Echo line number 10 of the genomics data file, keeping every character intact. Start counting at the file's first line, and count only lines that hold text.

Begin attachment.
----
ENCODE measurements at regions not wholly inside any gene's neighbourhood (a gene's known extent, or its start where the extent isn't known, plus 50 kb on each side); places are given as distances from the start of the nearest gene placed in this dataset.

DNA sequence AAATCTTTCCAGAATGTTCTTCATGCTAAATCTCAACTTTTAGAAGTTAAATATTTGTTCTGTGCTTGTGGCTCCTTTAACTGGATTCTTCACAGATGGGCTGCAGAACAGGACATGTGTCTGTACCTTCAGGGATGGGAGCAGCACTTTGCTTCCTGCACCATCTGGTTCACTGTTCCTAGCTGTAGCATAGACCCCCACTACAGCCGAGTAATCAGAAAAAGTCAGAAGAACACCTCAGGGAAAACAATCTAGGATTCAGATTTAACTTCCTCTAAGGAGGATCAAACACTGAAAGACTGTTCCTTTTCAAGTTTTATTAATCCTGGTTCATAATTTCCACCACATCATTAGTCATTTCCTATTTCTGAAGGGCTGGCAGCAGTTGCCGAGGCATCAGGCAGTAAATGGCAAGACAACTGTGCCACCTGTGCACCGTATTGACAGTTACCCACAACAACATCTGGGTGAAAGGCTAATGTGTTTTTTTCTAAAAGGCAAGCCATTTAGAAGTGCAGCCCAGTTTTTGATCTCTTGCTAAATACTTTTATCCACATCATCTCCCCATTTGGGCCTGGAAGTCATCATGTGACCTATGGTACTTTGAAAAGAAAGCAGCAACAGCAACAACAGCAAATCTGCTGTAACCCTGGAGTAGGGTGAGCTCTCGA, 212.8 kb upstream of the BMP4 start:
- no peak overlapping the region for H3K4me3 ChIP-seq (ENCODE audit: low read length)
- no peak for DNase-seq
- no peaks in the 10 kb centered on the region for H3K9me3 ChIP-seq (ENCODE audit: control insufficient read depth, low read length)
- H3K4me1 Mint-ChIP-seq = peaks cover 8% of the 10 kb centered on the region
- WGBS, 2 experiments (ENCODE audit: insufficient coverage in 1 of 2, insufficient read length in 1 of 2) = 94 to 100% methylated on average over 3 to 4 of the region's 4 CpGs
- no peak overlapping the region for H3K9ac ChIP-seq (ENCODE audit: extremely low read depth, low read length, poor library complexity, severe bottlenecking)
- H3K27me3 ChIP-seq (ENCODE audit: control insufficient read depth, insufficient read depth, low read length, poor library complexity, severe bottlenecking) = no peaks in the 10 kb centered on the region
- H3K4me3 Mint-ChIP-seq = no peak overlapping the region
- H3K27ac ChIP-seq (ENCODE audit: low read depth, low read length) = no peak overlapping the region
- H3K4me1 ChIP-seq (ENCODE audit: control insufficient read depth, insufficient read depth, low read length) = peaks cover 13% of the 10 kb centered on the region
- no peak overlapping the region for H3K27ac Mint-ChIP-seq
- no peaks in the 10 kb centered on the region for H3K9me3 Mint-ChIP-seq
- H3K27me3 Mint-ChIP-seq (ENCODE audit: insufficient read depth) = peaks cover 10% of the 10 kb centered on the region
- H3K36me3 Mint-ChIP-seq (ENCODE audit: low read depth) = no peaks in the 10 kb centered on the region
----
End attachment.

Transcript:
- H3K4me3 Mint-ChIP-seq = no peak overlapping the region